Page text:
World-renowned rock climber Alex Honnold, famous for his free ascent of Yosemite’s El Capitan’s 3,000-foot sheer rock face in Free Solo, has found his next “mountainous” challenge: the climate crisis.
The athlete, who is a life-long environmentalist, has partnered with financial technology innovator Ando to fight and reverse climate change through sustainable banking. And, he’s inviting you, me and everyone who will listen to join him in investing in our collective future.
According to Honnold, the majority of big banks have been bankrolling the polluting fossil fuel industries for decades. In an Oct. 2020 piece penned for Outside magazine, Honnold explained, “When you put your money in a bank it doesn’t just sit there — the bank loans up to 90% of its capital to other projects… Six of the top ten institutions supporting increased fossil fuel extraction are U.S.-based.”
This has resulted in trillions of bank client dollars being pumped into planet-damaging fossil fuel industries with zero control in the hands of the individuals whose money it actually was, Ando said in an announcement of their partnership with Honnold. The amount tops $3.8 trillion of banking clients’ money being invested in fossil fuels in just the five years since the Paris agreement, an Ando representative told EcoWatch.
“It’s ironic that most people’s money winds up being used for all kinds of projects that they personally would never support,” Honnold wrote in Outside. “An individual can go vegan, compost, and turn their thermostat down only to find that the money in their savings account is funding a pipeline or fracking.”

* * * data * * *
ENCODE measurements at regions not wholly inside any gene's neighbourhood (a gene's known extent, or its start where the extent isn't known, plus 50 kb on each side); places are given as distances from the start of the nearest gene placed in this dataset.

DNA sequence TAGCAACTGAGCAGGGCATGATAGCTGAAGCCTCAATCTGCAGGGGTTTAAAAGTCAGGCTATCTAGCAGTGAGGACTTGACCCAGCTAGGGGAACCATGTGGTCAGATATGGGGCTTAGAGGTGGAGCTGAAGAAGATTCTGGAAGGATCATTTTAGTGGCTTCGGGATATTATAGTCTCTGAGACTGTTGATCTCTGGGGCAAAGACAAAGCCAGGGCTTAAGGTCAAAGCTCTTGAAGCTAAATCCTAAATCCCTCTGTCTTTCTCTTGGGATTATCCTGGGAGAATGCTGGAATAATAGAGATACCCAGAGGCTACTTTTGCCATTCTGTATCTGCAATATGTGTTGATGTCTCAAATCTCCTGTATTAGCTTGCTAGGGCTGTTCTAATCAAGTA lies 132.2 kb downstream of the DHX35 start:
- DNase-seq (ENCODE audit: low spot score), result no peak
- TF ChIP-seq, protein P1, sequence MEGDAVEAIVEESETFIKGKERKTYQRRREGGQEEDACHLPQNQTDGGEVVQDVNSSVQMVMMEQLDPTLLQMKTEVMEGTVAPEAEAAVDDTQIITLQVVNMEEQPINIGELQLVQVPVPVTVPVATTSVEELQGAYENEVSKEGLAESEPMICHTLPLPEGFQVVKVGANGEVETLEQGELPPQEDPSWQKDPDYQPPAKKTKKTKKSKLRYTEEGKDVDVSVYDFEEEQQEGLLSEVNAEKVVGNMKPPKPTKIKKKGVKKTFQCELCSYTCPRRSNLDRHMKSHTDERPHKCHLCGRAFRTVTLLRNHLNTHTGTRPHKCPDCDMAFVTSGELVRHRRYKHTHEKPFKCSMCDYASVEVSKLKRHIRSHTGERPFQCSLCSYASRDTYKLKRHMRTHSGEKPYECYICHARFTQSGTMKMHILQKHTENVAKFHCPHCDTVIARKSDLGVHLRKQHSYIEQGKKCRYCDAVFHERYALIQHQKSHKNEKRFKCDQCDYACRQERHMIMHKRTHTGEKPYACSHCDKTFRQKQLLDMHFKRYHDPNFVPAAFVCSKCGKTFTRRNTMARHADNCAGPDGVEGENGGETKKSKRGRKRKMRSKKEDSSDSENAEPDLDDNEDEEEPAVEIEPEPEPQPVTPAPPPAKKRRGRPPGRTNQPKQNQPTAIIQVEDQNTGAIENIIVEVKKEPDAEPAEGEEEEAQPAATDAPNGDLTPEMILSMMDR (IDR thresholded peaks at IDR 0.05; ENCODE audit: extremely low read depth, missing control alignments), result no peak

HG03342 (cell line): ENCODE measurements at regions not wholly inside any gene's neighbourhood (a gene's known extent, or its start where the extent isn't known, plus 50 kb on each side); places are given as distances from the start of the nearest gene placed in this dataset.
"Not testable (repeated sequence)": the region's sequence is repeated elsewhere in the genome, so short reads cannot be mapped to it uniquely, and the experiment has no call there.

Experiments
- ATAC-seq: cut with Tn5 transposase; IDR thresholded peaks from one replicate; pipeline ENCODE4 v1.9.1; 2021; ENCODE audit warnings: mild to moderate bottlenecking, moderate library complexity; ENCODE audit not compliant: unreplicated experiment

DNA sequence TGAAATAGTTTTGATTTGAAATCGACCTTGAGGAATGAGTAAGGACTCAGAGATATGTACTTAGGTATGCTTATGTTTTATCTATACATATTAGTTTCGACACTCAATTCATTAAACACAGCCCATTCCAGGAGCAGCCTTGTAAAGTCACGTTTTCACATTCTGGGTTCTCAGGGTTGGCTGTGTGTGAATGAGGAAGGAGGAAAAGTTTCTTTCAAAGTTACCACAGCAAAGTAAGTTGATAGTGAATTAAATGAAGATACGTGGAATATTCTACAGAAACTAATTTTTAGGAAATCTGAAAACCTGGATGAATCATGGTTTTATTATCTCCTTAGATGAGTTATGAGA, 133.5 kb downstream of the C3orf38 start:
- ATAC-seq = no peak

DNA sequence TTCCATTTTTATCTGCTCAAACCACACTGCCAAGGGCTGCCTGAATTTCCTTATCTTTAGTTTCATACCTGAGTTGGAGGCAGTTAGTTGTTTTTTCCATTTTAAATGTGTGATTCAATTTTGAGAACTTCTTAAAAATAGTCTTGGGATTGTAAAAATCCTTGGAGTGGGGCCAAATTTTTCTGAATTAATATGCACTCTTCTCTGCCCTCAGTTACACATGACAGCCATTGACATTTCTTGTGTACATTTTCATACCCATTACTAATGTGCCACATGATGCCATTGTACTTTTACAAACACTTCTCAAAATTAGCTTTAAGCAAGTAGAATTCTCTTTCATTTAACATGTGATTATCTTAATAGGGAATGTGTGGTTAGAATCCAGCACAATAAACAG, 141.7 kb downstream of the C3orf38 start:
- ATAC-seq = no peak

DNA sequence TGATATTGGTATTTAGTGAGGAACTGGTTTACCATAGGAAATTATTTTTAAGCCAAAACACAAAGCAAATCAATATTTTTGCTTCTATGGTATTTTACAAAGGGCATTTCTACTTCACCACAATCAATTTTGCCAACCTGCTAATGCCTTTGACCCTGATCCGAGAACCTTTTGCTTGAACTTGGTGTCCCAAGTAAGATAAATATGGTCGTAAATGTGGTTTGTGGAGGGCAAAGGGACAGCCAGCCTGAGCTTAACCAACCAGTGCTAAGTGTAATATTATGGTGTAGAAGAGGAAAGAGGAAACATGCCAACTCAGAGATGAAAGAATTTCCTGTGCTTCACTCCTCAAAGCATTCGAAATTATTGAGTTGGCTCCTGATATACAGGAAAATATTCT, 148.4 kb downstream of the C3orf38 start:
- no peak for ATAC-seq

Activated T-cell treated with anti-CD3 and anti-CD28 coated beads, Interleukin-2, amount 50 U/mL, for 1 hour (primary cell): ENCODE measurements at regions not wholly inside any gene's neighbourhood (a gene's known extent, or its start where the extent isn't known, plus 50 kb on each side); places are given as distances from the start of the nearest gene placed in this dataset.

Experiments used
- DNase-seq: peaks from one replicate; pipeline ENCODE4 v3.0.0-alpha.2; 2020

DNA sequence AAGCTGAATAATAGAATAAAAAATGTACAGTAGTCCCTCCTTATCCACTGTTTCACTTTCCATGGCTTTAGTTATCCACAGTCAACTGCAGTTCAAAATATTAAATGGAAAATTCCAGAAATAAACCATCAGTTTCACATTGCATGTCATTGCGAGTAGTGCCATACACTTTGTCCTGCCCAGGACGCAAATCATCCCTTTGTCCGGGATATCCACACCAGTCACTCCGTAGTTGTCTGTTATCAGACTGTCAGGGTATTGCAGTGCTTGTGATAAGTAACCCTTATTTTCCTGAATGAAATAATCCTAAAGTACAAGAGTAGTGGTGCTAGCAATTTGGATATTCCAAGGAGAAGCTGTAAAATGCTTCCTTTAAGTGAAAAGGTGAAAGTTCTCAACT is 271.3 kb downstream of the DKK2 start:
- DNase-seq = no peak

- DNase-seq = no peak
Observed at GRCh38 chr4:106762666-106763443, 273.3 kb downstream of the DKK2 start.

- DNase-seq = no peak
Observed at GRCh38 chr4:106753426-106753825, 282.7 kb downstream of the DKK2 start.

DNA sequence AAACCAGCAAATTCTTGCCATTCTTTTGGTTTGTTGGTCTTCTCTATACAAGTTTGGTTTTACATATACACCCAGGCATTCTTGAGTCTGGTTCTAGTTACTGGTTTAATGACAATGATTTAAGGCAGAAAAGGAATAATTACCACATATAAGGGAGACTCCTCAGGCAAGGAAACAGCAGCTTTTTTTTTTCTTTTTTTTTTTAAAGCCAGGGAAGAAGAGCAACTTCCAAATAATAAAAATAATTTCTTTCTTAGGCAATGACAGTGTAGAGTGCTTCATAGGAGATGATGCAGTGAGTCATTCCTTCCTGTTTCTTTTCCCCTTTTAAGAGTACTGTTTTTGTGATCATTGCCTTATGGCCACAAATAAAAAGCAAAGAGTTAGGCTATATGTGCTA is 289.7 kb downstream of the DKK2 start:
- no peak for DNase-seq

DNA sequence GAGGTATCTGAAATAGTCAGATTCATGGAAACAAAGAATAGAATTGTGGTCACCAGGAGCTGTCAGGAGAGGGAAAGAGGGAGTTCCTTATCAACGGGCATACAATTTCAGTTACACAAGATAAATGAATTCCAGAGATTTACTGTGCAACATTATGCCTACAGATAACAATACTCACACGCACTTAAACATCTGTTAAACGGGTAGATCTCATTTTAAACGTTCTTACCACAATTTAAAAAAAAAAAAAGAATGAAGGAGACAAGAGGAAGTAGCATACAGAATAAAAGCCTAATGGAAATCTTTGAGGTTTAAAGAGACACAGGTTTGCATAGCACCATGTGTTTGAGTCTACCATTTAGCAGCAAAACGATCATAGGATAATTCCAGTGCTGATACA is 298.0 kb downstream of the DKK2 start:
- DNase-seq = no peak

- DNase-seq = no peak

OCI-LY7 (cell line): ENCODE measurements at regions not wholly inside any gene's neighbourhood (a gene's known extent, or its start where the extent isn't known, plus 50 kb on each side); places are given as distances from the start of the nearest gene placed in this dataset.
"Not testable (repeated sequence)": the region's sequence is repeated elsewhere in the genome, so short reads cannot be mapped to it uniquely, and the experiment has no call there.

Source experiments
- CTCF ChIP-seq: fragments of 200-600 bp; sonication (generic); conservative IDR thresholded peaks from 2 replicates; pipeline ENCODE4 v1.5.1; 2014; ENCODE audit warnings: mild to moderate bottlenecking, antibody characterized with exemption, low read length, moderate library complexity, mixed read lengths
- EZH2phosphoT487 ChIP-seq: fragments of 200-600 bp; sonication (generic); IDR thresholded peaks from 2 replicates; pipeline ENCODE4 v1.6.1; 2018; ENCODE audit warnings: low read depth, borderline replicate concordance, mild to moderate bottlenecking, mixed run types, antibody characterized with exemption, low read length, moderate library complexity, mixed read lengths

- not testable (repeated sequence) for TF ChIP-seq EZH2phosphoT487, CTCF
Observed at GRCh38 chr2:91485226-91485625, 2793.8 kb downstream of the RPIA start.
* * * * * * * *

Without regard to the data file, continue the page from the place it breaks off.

In the piece, the legend also drew parallels between his “impossible-dream-turned-real” ascent of El Cap and the global fight against climate change. He called the latter the “apex issue facing our generation — an issue that feels too big and too complex to act on” just as his climb had felt before he conquered it.
Honnold noted that the climate crisis is “all-encompassing” and “urgent” because it will impact almost every other environmental issue. Most scientists agree that as a global community we only have until 2030 to make meaningful changes before the worst effects of warming are permanently baked into our future, he wrote.
Now, through this partnership, Honnold and Ando are inviting people to make one of the most meaningful and powerful changes they can: switching to a sustainable bank like Ando. This will ensure that their money is used as a force of environmental good instead of financing additional fossil fuel extraction.
Ando is a “radically transparent banking service” with a mission to end the banking industry’s financing of fossil fuels, the Ando representative said. All customer money run through Ando — including Honnold’s and anyone he convinces to create an account — is exclusively invested in carbon-reducing projects striving to reverse the devastating impacts of the climate crisis.
“That’s what’s so exciting about Ando — we invest 100% of deposits into green initiatives like renewable energy and sustainable agriculture. Finally, you’re in control, able to bank with a company that shares your values and uses your money to help heal the planet,” the partnership announcement added.
As a fully transparent bank, Ando allows clients to choose how their money can impact the planet. Ando
As it turns out, swapping to a sustainable bank like Ando allows an individual to have up to 27 times the impact of other environmental actions like going vegan, taking shorter showers, or installing solar panels on their roof, an unrelated study by Nordea Group Sustainable Finance found.
Honnold and Ando hope to mobilize the former’s enthusiastic fan base towards their shared mission. Honnold wrote, “The simplest way to reduce energy extraction from the Arctic, tar sands, and via fracking and coal is to decrease the funding to these dirty technologies. Being deliberate and choosing a sustainable bank is key.”
The environmentalist and athlete concluded, “After all, your bank is using your money to impact the world, one way or another.”
Read More at EcoWatch